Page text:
The Folly of NASA's Shuttle Service Plan for Satellites
POSTPONEMENT of the Hubble Space Telescope launch from December to late winter or early spring is turning out to be a blessing for that much-delayed project. It keeps the $1.4-billion instrument out of harm's way as the current unusually strong sunspot cycle reaches peak activity. Would that we could say the same for two other major satellites that once were the National Aeronautics and Space Administration's pride and joy!
NASA has abandoned the Solar Maximum Mission satellite that astronauts repaired so dramatically in 1984. Increasing atmospheric drag, which is the result of solar activity that heats and expands the outer atmosphere, dooms Solar Max to a fiery re-entry later this year. Solar astronomers find it ironic that the satellite designed to study solar activity should be its victim just as that action becomes interesting. But NASA couldn't find room in its shuttle schedule or budget for a mission to boost Solar Max to a safe orbit.
To put this in perspective, Solar Max has outlived its original mission. It has observed the sun over a complete activity cycle. To continue observing now would be a bonus. But it is the kind of bonus NASA touted at the time of the Solar Max repair mission. The ability to extend the usefulness - and, hence, the cost effectiveness - of a major satellite through on-orbit repair has been one of the justifications for the space shuttle.
The space agency will try to retrieve the Long Duration Exposure Facility (LDEF). The facility is essentially an orbiting cylindrical structure that can accommodate 86 self-contained experiment trays on its outer surface.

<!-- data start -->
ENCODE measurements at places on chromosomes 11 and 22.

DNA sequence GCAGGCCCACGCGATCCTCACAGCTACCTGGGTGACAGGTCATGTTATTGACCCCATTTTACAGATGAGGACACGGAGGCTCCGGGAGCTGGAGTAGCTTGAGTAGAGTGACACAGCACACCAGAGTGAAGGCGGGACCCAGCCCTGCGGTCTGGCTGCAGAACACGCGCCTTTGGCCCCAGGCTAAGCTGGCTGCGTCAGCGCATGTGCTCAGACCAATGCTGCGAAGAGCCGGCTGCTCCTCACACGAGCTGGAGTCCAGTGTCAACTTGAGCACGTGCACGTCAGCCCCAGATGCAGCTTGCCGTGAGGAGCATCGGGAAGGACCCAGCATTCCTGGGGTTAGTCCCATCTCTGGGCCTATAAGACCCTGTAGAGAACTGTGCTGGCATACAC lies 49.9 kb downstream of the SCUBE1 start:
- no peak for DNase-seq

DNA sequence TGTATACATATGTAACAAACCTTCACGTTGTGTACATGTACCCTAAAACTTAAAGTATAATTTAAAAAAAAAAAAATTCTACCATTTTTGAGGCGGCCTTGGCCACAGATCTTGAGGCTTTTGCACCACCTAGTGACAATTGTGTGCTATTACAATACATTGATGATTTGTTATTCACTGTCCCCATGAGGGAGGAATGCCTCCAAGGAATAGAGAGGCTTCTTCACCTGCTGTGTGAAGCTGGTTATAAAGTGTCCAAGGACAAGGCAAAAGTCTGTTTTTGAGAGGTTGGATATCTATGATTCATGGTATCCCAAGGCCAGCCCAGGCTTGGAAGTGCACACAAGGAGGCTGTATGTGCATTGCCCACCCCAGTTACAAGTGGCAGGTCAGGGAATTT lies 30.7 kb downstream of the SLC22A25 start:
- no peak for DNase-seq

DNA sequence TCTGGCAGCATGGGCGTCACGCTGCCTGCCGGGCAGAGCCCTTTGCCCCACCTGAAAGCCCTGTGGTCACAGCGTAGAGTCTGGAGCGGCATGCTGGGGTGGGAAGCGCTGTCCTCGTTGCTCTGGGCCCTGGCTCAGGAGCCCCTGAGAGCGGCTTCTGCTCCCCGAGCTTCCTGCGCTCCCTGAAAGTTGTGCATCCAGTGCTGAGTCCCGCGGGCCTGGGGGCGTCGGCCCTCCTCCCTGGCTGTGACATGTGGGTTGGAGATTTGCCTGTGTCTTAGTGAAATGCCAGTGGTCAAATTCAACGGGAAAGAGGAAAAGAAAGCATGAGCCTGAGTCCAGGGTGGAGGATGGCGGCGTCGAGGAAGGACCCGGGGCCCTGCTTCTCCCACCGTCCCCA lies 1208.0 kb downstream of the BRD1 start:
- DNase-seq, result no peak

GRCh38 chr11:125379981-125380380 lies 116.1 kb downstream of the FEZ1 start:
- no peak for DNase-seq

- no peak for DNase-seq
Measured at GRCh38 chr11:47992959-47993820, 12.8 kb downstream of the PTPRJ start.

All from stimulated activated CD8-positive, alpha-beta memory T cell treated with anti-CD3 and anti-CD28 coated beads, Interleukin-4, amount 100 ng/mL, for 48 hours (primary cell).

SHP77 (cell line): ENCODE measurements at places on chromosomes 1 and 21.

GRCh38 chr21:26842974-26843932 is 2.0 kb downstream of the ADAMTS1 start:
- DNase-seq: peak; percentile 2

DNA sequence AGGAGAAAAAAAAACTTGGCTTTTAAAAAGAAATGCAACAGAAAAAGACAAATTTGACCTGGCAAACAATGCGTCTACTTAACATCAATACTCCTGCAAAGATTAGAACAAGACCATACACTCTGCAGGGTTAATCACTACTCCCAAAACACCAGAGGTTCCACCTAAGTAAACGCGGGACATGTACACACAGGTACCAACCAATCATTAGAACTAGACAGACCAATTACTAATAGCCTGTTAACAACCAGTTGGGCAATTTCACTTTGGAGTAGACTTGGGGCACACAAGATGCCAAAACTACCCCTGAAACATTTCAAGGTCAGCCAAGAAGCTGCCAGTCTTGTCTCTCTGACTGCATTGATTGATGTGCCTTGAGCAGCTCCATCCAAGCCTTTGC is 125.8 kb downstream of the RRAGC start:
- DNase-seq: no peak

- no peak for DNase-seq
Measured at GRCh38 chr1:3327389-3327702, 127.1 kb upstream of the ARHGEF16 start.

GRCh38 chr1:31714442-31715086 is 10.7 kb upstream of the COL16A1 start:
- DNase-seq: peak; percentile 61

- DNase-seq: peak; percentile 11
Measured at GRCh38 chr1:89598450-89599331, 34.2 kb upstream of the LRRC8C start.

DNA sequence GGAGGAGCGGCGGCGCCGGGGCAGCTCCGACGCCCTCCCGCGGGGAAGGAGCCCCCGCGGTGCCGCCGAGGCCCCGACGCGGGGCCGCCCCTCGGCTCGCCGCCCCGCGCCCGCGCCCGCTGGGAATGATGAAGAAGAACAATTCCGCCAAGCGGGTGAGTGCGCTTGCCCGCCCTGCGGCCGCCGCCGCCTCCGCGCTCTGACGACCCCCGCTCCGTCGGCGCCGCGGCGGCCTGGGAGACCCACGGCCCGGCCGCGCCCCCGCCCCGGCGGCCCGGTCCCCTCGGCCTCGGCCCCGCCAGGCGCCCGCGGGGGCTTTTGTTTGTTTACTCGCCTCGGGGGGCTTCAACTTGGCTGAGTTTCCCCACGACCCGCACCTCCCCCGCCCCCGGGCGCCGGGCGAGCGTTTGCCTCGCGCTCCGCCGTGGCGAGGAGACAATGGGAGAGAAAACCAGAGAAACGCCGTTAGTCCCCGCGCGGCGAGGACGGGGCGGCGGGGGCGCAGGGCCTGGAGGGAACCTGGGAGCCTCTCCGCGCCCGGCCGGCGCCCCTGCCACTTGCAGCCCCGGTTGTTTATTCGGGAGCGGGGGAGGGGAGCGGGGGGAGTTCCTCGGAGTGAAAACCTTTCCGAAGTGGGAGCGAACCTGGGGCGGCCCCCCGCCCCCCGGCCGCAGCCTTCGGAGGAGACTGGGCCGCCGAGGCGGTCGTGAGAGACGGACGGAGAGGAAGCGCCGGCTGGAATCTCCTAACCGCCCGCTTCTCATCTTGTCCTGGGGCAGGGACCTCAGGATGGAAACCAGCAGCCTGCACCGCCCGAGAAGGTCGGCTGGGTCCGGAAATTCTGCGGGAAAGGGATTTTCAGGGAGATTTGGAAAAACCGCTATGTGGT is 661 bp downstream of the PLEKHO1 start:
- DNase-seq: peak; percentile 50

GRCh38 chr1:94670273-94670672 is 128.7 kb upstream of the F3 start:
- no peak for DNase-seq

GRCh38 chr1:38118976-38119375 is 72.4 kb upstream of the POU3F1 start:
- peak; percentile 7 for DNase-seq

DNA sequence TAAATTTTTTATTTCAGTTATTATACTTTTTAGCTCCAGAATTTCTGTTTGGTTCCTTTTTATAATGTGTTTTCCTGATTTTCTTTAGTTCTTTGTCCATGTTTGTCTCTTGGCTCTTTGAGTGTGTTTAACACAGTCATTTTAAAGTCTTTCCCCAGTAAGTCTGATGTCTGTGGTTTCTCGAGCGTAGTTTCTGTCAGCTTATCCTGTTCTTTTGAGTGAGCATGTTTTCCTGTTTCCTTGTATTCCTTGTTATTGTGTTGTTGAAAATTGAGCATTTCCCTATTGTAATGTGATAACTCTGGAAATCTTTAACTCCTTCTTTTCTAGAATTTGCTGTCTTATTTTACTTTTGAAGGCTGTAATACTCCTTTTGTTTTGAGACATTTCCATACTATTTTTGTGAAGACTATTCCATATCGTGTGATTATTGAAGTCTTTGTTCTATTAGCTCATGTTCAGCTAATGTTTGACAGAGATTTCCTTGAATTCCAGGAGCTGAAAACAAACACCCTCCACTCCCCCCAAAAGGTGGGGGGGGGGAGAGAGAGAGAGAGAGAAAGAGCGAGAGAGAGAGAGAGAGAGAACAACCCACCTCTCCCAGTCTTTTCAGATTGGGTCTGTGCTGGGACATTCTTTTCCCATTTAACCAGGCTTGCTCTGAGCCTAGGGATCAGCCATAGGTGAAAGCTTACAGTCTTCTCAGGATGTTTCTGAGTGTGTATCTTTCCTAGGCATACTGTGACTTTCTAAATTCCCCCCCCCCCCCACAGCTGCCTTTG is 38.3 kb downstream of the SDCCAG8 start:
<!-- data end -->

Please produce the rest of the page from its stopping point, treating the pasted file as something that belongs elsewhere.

When astronauts deployed LDEF April 7, 1984, NASA said it offered a cheap way to study the effects of the space environment on materials. Instead, LDEF became a monumental frustration to all involved. There is a variety of materials in the 57 experiments on this LDEF. They include such biological samples as 12 million tomato seeds. Astronauts were to bring all this back for study after a year in space. But shuttle schedule slippage delayed that plan. Then the Challenger accident put it off altogether.
By now, the biological experiments probably are largely - if not totally - ruined. Other materials, such as electronic semiconductors, will show the effects of a longer-than-planned space exposure. That information is likely to be useful - if NASA can retrieve LDEF. NASA plans to send the shuttle Columbia after LDEF in December. There's about a month's leeway for the recovery. After that, LDEF's orbit will decay to the point where the satellite will soon re-enter the atmosphere.
In any event, there's little talk now about a new opportunity for cheap experiments. Here is yet another lesson of the folly of overly optimistic planning for shuttle-dependent activities.
LDEF's usefulness depended on timely recovery. Solar Max and, more importantly, the Hubble Space Telescope are forerunners of expensive satellites designed to be serviced by astronauts in ways that extend their life. This includes reboosting satellites as their orbits decay. The planned reliance on timely shuttle service has not taken adequate account of unexpected shuttle schedule slippages or of the possible need for emergency reboost missions when the sun acts up more strongly than expected.
NASA should rethink its planning for astronaut-serviced satellites to ensure it can meet such contingencies.